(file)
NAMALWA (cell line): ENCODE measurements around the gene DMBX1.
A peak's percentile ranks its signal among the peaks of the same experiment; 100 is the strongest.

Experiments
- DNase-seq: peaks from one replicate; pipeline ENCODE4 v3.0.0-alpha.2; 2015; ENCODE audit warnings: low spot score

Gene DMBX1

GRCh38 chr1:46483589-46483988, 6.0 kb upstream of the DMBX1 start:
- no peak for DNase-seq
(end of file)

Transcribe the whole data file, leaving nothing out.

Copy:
NAMALWA (cell line): ENCODE measurements around the gene DMBX1.
A peak's percentile ranks its signal among the peaks of the same experiment; 100 is the strongest.

Experiments
- DNase-seq: peaks from one replicate; pipeline ENCODE4 v3.0.0-alpha.2; 2015; ENCODE audit warnings: low spot score

Gene DMBX1

GRCh38 chr1:46483589-46483988, 6.0 kb upstream of the DMBX1 start:
- no peak for DNase-seq